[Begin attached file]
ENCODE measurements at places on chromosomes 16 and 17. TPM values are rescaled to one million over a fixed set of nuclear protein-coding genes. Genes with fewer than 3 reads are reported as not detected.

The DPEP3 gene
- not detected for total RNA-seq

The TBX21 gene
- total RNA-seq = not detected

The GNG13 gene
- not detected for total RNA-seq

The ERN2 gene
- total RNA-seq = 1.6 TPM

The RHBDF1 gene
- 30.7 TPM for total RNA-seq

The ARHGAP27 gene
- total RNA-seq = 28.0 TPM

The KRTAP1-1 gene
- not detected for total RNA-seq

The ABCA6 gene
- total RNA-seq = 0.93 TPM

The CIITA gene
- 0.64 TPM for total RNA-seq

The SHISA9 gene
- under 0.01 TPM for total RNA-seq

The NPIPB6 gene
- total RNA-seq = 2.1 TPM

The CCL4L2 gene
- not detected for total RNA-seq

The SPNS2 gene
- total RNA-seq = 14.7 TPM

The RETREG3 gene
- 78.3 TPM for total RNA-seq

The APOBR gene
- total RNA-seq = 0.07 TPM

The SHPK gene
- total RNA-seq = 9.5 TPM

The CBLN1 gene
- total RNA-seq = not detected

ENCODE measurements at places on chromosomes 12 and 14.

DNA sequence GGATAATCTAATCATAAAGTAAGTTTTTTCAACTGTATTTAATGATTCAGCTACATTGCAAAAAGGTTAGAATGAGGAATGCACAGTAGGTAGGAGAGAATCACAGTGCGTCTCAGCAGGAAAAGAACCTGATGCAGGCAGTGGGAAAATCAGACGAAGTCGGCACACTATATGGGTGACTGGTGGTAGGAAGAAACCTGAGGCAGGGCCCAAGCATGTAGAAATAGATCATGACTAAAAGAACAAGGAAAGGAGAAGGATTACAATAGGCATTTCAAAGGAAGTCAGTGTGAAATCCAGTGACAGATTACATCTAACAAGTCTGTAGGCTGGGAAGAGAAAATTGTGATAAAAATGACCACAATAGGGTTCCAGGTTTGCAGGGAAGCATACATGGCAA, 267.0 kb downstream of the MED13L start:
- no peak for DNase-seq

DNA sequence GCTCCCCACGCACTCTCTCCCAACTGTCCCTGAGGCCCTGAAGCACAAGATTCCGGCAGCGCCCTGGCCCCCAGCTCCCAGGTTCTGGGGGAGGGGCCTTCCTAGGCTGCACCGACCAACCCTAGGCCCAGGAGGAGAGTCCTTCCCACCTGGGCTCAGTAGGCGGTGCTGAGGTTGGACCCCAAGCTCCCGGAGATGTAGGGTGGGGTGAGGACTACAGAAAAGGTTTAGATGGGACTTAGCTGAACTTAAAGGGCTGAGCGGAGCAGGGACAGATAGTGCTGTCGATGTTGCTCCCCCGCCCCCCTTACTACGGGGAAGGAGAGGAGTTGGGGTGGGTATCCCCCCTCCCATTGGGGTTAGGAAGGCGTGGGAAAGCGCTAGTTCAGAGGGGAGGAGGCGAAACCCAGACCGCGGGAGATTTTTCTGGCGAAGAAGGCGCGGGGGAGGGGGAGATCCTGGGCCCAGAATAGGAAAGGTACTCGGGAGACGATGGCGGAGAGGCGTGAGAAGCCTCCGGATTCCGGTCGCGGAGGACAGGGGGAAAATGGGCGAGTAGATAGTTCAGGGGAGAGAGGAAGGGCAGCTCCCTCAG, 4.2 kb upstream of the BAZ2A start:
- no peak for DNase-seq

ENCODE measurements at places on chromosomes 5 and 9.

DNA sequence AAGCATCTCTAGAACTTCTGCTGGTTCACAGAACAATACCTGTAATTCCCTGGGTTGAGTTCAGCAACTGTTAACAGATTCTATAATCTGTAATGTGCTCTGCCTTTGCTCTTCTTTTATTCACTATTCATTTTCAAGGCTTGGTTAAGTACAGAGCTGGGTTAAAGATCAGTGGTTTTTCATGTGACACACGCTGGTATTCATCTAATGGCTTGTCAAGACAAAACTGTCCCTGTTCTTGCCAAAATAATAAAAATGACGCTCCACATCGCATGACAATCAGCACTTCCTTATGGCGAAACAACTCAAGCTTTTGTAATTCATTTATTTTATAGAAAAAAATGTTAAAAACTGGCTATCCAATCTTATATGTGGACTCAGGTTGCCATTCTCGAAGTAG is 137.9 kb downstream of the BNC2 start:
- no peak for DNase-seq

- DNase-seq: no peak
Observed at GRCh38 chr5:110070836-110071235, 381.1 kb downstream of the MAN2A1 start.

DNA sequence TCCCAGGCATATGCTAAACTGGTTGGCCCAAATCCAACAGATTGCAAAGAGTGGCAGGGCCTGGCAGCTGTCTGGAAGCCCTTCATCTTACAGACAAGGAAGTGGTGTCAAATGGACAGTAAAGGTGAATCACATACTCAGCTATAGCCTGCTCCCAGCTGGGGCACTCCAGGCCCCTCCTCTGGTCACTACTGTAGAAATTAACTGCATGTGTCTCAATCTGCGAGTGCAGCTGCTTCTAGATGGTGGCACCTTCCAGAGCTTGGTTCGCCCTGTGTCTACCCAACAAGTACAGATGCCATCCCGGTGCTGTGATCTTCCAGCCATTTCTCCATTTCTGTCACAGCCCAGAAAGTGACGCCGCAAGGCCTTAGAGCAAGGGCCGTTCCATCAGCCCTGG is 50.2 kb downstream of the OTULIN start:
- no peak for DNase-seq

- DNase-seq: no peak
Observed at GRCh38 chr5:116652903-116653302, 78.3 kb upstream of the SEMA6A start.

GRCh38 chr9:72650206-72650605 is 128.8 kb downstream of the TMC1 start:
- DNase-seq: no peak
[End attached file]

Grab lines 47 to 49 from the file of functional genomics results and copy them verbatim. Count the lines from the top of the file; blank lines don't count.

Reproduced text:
- no peak for DNase-seq

- DNase-seq: no peak
Observed at GRCh38 chr5:116652903-116653302, 78.3 kb upstream of the SEMA6A start.